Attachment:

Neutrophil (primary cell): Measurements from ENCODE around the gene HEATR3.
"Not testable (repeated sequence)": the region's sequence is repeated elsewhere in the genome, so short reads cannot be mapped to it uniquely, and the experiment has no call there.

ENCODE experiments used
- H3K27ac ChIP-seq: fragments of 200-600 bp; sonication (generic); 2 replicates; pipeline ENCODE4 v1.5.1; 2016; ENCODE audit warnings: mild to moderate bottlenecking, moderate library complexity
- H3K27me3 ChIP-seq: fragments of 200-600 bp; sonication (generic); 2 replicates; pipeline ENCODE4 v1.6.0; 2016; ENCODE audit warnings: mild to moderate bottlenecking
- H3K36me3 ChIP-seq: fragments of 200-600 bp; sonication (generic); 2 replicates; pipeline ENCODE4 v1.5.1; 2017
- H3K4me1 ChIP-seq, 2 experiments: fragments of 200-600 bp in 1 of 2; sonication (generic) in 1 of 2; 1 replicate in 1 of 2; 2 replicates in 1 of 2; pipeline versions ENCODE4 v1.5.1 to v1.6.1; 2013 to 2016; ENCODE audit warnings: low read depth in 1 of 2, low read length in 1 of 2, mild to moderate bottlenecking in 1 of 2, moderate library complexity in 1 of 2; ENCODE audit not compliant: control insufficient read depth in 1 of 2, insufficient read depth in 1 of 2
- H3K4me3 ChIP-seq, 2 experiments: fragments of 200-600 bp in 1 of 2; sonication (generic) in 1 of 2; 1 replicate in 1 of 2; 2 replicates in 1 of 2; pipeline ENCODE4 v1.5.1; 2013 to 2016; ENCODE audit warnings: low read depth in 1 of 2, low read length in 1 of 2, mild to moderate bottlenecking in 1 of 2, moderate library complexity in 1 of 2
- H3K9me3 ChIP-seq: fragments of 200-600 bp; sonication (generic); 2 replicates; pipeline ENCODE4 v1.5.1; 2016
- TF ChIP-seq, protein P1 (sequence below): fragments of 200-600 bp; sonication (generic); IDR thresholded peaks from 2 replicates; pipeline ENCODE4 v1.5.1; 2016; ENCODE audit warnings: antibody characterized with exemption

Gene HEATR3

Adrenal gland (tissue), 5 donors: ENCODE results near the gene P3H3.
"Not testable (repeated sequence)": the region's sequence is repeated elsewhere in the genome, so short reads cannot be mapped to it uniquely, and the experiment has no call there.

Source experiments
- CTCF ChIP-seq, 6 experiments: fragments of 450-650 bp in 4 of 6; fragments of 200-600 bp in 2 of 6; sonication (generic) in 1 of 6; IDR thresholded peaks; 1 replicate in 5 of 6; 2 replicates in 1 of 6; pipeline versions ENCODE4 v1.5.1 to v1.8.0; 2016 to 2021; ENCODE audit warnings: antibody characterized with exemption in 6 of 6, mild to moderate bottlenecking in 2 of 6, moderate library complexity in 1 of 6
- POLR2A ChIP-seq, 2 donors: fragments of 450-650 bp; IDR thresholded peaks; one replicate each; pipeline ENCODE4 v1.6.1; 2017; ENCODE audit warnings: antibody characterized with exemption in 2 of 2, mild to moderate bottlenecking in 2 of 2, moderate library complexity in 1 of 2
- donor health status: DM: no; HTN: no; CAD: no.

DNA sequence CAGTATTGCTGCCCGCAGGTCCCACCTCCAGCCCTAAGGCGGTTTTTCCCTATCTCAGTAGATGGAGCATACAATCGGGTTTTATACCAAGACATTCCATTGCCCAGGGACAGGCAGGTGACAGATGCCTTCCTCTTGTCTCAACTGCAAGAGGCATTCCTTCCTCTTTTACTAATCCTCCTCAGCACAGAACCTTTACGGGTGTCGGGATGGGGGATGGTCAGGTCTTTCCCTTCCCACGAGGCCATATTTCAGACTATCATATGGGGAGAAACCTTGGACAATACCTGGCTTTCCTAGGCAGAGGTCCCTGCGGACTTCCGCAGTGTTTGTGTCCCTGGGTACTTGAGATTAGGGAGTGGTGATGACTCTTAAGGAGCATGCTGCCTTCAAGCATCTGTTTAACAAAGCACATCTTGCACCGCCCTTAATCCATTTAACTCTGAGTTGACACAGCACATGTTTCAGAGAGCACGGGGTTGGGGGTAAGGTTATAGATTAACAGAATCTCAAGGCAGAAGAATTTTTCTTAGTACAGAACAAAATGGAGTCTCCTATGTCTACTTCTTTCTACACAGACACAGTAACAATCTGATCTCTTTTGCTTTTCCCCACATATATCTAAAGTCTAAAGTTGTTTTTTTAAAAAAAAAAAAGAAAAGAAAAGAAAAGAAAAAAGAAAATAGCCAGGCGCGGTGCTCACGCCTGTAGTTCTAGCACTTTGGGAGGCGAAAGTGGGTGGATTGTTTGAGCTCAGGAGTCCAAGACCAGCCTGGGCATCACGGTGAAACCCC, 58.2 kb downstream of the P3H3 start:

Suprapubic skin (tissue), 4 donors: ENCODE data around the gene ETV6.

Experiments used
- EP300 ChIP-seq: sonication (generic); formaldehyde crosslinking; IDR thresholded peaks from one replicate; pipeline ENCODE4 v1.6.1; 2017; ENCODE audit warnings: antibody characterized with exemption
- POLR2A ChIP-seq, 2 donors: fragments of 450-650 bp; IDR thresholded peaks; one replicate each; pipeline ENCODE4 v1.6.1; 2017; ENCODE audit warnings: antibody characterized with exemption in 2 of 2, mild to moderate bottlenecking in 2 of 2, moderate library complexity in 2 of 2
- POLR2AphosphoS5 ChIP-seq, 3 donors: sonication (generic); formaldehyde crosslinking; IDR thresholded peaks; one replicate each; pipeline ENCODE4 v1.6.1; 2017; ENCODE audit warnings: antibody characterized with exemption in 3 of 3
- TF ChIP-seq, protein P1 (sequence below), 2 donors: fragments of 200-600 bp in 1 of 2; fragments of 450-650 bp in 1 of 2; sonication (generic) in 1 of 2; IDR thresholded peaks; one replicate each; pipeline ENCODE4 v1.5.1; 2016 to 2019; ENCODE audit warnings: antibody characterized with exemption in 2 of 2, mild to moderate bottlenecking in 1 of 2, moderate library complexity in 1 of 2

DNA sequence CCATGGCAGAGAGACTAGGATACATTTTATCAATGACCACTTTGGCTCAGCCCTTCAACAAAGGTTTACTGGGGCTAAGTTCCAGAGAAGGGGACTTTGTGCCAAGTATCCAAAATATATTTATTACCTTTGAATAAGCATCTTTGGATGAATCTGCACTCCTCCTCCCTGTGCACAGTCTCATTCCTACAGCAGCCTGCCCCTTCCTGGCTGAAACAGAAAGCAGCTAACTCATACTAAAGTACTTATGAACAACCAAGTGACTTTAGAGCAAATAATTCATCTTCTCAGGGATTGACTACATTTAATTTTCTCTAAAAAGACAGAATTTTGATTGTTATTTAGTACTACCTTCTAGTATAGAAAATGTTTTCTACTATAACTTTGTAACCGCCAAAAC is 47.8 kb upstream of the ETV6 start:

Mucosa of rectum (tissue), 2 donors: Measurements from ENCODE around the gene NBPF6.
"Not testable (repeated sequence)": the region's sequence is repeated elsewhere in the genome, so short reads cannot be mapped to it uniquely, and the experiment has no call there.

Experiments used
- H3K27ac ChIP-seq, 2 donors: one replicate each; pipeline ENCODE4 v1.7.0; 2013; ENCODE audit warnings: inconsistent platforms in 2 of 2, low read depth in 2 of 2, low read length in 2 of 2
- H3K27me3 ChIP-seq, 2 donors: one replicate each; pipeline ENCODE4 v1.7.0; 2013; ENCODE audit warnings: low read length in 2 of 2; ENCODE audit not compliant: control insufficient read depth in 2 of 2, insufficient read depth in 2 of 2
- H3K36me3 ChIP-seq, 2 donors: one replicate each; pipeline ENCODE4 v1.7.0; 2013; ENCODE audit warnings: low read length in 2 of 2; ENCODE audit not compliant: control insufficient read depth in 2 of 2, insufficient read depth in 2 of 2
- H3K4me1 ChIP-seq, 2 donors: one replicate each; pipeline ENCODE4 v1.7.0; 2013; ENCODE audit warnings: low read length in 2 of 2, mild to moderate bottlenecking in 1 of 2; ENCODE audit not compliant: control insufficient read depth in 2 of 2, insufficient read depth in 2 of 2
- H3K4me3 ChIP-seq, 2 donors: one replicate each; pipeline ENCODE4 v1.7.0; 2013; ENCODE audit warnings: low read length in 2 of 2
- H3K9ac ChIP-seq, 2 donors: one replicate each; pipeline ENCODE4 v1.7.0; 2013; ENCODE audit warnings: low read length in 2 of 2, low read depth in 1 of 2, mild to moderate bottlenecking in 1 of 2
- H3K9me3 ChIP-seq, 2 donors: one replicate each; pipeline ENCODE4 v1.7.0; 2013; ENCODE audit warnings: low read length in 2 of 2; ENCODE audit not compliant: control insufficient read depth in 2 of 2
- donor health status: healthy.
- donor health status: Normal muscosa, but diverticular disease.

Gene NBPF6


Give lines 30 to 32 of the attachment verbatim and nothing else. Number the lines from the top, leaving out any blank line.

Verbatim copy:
- H3K27me3 ChIP-seq, 2 donors: one replicate each; pipeline ENCODE4 v1.7.0; 2013; ENCODE audit warnings: low read length in 2 of 2; ENCODE audit not compliant: control insufficient read depth in 2 of 2, insufficient read depth in 2 of 2
- H3K36me3 ChIP-seq, 2 donors: one replicate each; pipeline ENCODE4 v1.7.0; 2013; ENCODE audit warnings: low read length in 2 of 2; ENCODE audit not compliant: control insufficient read depth in 2 of 2, insufficient read depth in 2 of 2
- H3K4me1 ChIP-seq, 2 donors: one replicate each; pipeline ENCODE4 v1.7.0; 2013; ENCODE audit warnings: low read length in 2 of 2, mild to moderate bottlenecking in 1 of 2; ENCODE audit not compliant: control insufficient read depth in 2 of 2, insufficient read depth in 2 of 2